Australia in the 1800s

Convict children

Orphaned and convict children as young as ten years of age could be sent to work as a servant for a settler or an emancipist. The majority of convict or orphaned boys aged between 9 and 18 worked as labourers and herdsmen assigned to settlers, as they were usually too small for the rough work of clearing the land, quarrying stone and building roads. Many were trained in skills at nominated establishments such as Point Puer in Tasmania, where they could be self-sufficient and equipped with skills to use in their life of freedom.

Girls, in the majority, were domestic servants undertaking housework by hand in the kitchen, laundry or garden. Clothes were washed by hand in a local stream and hung out to dry on bushes and rocks. Washing dishes would be undertaken in a cooper or large barrel, and large tins. Floors of the wattle-and-daub houses were earthen and needed to be dampened to prevent dust and swept to remove crumbs and food particles.

Girls were also responsible for tasks outside the house such as feeding and looking after domestic animals including chickens, goats, horses, rabbits and ducks, preparing a vegetable patch or market garden and planting and harvesting vegetables and other small-scale crops. Their tasks inside the house might include serving food for lunch and dinner, general cleaning, fetching and carrying for other children in the house, sewing and mending, and looking after babies.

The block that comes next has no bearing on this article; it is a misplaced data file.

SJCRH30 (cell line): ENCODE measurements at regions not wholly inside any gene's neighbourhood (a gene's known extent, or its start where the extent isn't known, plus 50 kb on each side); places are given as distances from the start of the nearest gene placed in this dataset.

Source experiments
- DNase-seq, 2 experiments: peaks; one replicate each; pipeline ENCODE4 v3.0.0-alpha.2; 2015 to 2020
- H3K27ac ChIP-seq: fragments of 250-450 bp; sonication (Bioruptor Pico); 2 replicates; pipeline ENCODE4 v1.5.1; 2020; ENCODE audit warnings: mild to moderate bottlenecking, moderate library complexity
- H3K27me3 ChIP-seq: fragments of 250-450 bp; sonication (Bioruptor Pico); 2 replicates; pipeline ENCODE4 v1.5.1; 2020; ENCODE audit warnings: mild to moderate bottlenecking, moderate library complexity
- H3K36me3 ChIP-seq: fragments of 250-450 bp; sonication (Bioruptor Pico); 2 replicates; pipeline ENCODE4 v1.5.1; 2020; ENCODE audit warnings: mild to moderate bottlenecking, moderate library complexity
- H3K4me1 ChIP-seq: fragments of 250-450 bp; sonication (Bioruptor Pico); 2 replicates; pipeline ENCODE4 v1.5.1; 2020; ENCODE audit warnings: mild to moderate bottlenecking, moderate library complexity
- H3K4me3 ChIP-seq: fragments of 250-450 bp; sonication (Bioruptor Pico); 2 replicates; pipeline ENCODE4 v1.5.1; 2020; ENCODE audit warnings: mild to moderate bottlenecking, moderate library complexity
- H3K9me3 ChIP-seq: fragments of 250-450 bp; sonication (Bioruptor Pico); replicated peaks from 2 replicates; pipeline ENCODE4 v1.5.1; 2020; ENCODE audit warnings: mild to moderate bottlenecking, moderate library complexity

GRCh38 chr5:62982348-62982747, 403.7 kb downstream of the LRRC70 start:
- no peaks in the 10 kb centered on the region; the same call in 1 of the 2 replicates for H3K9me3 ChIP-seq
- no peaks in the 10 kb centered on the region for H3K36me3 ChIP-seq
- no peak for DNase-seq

Servants were expected to behave in a subservient and respectful manner to the family who employed them. They could not speak until they were spoken to and were expected to follow the orders of the master and mistress of the house. For their work, they received food, clothing and lodgings but few were ever compensated for their work until they were emancipated or pardoned.

A snapshot of 1808

  • January
    • The governor, Captain William Bligh, was deposed and placed under house arrest.

  • May
    • Thomas Livingstone Mitchell became surveyor-general following the death of John Oxley.

  • September
    • The first medical diploma in the colony was issued to William Redfern.

  • October
    • The colonial office in London announced the recall of the New South Wales Corps to England.

  • November
    • The Cascades Female Factory for women convicts opened in Hobart Town.


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